Percy Hill/Double Feature

Double Feature marked the New Hampshire’s Percy Hill’s third release and it was recorded completely live with no overdubs or studio mixes. Keeping this in mind while listening to the CD will immediately amaze the listener. Percy Hill obviously takes pride in their musical craftsmanship and their ability to weave an epic, jamming tune. The tunes were taken from their performances during their busy 1996 touring schedule at favorite New England hotspots such as Boston’s Paradise Theater, Burlington’s Club Toast and Ithaca’s The Haunt.

One of the highlights of these perfectly selected live tunes is the Latin influenced 14+ minute Othello whose introduction falls somewhere in between Santana’s Black Magic Woman, Pat Metheny’s Phase Dance and Steely Dan’s Aja. The considerably shorter Jasper is the closest thing to a song that is suitable for radio play as the remaining songs average about ten minutes in length. Even so, Jasper, which features the Al Di Meola meets David Gilmour guitarwork of Joe Farrell, may scare off the mellower DJs.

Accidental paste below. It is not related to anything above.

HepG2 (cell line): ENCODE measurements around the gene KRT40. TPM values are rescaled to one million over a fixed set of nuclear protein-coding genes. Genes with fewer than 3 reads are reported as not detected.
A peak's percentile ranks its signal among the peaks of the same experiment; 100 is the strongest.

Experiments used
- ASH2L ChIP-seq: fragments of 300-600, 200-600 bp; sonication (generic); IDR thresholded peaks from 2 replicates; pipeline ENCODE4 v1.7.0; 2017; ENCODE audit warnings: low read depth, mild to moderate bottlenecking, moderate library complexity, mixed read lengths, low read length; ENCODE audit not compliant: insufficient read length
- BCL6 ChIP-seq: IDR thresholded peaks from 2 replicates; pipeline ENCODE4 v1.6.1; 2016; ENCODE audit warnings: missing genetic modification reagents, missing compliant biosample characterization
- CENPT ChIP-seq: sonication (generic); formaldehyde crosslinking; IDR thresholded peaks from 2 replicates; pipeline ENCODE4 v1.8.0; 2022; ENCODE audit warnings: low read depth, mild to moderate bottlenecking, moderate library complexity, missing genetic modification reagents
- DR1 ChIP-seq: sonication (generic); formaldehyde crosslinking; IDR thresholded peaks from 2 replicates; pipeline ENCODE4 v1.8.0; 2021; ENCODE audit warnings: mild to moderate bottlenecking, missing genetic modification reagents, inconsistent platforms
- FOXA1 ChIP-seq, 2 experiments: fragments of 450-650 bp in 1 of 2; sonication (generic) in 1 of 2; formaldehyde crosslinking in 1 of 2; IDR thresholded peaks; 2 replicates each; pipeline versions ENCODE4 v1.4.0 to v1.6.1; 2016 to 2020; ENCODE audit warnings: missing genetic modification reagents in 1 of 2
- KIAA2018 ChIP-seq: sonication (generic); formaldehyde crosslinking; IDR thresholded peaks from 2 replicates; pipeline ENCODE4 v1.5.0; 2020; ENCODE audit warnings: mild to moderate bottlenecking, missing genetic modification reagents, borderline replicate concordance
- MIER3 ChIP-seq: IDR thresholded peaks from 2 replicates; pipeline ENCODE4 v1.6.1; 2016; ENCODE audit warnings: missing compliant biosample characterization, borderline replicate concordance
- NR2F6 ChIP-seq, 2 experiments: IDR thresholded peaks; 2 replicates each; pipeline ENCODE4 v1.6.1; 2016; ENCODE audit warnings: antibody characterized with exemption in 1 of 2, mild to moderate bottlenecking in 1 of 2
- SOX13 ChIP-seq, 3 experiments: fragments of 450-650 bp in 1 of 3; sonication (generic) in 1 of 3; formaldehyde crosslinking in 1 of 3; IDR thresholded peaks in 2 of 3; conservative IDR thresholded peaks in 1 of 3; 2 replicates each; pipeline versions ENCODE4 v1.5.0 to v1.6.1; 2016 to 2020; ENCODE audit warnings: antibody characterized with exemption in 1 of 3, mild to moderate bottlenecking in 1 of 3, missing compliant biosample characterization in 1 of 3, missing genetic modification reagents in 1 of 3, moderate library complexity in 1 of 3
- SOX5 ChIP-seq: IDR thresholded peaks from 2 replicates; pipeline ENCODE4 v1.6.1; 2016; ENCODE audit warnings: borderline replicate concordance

Since this live recording, the band has experienced a few changes. Original members Nate Wilson (keyboards, vocals, flute) and Joe Farrell (guitar, vocals) recruited drummer Aaron Katz and bassist John Lecesse. Both Lecesse and Katz add additional singing and songwriting to the existing framework. To mark a new era in the band, Percy Hill is releasing their new CD this Halloween. Since it appears that the album is going to remain a mystery right up till October 31, Percy Hill is going to keep fans awash in mystery. However, there is little doubt that they will maintain their high energy that is displayed on Double Feature. For more information, surf on over to http://www.percyhill.com/.

 

 

Wise Monkey Orchestra/ It’s Alive

San Diego’s Wise Monkey Orchestra need to come to the East Coast! After listening to this live album, all will agree. It’s Alive was recorded during the fall of 1996 and it is a phenomenal follow up to their studio album, 1995’s Robot Reality. The album features the amazing rhythm guitar work of guest musician Mark Huls and the powerful vocals of Alley Stewart who places her vocal emphasis on the sexy side of things. The brass section, which consists of Andy Geib (trombone) and Jason Whitmore(saxophone), keeps the band’s sound soulful. Bassist Chad Stewart succeeds in the difficult task of maintaining a beat with the tandem of Ed Fletcher and Sean Hart who both play keyboards, drums and percussion.